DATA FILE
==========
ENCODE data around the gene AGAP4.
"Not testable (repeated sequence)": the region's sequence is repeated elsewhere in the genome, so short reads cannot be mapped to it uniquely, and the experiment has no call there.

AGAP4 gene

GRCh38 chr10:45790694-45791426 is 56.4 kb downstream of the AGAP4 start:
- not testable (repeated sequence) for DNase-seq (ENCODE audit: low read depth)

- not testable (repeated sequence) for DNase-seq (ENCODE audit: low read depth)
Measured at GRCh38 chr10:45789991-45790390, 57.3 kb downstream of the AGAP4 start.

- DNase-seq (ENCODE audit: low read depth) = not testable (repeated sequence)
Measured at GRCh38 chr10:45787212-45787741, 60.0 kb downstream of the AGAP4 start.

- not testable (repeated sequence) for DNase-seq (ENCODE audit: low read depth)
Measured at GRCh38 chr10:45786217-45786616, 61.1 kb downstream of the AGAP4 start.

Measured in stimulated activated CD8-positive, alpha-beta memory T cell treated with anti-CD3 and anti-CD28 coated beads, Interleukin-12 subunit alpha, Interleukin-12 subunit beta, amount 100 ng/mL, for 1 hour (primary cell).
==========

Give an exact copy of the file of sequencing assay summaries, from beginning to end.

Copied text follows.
ENCODE data around the gene AGAP4.
"Not testable (repeated sequence)": the region's sequence is repeated elsewhere in the genome, so short reads cannot be mapped to it uniquely, and the experiment has no call there.

AGAP4 gene

GRCh38 chr10:45790694-45791426 is 56.4 kb downstream of the AGAP4 start:
- not testable (repeated sequence) for DNase-seq (ENCODE audit: low read depth)

- not testable (repeated sequence) for DNase-seq (ENCODE audit: low read depth)
Measured at GRCh38 chr10:45789991-45790390, 57.3 kb downstream of the AGAP4 start.

- DNase-seq (ENCODE audit: low read depth) = not testable (repeated sequence)
Measured at GRCh38 chr10:45787212-45787741, 60.0 kb downstream of the AGAP4 start.

- not testable (repeated sequence) for DNase-seq (ENCODE audit: low read depth)
Measured at GRCh38 chr10:45786217-45786616, 61.1 kb downstream of the AGAP4 start.

Measured in stimulated activated CD8-positive, alpha-beta memory T cell treated with anti-CD3 and anti-CD28 coated beads, Interleukin-12 subunit alpha, Interleukin-12 subunit beta, amount 100 ng/mL, for 1 hour (primary cell).